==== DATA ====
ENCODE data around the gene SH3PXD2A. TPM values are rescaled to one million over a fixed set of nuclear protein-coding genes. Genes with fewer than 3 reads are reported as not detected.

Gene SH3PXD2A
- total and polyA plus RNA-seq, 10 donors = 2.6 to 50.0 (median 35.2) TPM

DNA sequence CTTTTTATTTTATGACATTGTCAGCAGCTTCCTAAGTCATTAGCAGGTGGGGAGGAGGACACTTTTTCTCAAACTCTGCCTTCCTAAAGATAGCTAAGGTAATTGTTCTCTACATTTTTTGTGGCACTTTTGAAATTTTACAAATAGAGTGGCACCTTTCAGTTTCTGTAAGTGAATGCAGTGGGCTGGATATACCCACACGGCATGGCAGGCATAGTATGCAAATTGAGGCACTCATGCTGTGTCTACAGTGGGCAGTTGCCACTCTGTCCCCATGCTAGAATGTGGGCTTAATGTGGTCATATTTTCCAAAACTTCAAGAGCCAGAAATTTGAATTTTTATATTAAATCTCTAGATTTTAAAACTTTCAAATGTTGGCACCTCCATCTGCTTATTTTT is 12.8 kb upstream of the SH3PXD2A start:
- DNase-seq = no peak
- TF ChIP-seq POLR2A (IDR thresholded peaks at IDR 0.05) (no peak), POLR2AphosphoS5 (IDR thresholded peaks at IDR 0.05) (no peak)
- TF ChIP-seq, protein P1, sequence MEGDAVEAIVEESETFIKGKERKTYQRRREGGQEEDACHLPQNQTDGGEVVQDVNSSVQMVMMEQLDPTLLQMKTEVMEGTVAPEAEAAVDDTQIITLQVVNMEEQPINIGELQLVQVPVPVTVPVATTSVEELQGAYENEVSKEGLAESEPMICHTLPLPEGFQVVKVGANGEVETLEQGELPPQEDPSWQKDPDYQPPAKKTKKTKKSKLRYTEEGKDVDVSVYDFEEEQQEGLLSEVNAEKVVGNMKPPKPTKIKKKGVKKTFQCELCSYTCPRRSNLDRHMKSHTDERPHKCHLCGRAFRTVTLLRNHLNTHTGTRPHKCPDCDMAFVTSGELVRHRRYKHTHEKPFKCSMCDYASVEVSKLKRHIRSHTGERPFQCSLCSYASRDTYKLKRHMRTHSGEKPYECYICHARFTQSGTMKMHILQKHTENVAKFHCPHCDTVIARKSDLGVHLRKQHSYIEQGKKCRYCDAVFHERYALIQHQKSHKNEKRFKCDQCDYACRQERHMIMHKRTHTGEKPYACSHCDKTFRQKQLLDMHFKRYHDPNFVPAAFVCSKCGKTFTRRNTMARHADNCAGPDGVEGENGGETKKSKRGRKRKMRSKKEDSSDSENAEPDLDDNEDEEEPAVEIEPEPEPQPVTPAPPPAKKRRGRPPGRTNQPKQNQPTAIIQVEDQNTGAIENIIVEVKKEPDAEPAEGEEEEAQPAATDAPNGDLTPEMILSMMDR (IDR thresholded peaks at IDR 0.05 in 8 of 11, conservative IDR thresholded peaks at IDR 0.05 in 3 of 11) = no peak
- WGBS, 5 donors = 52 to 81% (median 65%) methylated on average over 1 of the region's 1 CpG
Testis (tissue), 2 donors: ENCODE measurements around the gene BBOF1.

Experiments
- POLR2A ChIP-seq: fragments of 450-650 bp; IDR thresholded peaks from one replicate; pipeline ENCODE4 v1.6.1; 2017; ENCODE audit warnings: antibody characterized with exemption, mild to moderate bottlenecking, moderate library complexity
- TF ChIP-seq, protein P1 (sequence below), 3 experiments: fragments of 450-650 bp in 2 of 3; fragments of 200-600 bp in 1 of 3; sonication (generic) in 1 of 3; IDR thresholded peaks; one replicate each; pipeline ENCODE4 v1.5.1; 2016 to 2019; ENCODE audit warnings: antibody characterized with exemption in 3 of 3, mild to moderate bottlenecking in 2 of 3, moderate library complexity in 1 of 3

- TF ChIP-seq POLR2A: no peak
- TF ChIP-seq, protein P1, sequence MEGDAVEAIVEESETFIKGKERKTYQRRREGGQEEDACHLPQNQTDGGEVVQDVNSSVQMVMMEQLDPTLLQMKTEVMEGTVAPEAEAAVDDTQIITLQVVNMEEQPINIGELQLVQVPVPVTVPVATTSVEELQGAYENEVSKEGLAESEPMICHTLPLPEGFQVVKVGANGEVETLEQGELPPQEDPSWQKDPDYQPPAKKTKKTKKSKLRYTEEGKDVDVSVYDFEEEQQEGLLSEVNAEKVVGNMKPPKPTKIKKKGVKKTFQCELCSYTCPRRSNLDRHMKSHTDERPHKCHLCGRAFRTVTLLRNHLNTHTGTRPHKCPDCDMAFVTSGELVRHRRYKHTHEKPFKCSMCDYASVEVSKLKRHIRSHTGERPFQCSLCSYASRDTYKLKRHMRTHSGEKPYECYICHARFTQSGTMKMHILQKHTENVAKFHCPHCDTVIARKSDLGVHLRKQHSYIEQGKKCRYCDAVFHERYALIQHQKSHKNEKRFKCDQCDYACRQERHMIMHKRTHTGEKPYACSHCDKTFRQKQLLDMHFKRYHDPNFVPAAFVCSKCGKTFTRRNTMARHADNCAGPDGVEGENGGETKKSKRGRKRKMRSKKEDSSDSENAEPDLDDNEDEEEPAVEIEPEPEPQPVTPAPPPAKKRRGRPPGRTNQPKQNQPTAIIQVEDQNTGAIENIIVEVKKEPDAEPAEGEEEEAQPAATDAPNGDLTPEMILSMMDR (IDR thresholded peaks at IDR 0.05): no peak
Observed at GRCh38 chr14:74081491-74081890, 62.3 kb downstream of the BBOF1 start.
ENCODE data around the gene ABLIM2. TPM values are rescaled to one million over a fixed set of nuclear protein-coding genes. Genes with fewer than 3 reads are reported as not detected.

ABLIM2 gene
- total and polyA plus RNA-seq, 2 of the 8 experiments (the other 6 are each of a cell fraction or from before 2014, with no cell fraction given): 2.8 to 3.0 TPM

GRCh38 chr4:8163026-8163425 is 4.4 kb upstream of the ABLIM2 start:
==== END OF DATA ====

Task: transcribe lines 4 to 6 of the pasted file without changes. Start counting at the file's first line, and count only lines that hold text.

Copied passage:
DNA sequence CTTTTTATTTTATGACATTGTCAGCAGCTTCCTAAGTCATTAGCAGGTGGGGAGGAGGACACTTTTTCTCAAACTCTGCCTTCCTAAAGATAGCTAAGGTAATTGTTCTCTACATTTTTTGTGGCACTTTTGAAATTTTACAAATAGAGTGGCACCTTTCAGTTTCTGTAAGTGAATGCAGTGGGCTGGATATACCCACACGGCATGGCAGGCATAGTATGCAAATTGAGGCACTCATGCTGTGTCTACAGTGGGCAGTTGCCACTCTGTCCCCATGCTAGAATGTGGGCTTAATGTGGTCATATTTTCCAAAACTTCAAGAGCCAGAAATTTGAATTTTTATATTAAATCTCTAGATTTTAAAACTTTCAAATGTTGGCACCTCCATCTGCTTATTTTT is 12.8 kb upstream of the SH3PXD2A start:
- DNase-seq = no peak
- TF ChIP-seq POLR2A (IDR thresholded peaks at IDR 0.05) (no peak), POLR2AphosphoS5 (IDR thresholded peaks at IDR 0.05) (no peak)